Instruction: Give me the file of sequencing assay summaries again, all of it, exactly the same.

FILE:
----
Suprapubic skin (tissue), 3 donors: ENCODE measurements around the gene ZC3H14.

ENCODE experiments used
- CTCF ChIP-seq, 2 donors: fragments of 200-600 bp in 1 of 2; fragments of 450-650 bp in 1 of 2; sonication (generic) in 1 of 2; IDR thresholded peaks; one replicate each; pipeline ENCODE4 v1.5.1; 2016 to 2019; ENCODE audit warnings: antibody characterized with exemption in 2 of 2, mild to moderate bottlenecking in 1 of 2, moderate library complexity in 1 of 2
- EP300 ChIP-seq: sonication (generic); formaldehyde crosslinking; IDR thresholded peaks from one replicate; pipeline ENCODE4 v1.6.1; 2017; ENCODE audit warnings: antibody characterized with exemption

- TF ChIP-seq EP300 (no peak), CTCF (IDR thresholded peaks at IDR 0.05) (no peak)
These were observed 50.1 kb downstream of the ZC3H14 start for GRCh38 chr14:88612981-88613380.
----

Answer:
Suprapubic skin (tissue), 3 donors: ENCODE measurements around the gene ZC3H14.

ENCODE experiments used
- CTCF ChIP-seq, 2 donors: fragments of 200-600 bp in 1 of 2; fragments of 450-650 bp in 1 of 2; sonication (generic) in 1 of 2; IDR thresholded peaks; one replicate each; pipeline ENCODE4 v1.5.1; 2016 to 2019; ENCODE audit warnings: antibody characterized with exemption in 2 of 2, mild to moderate bottlenecking in 1 of 2, moderate library complexity in 1 of 2
- EP300 ChIP-seq: sonication (generic); formaldehyde crosslinking; IDR thresholded peaks from one replicate; pipeline ENCODE4 v1.6.1; 2017; ENCODE audit warnings: antibody characterized with exemption

- TF ChIP-seq EP300 (no peak), CTCF (IDR thresholded peaks at IDR 0.05) (no peak)
These were observed 50.1 kb downstream of the ZC3H14 start for GRCh38 chr14:88612981-88613380.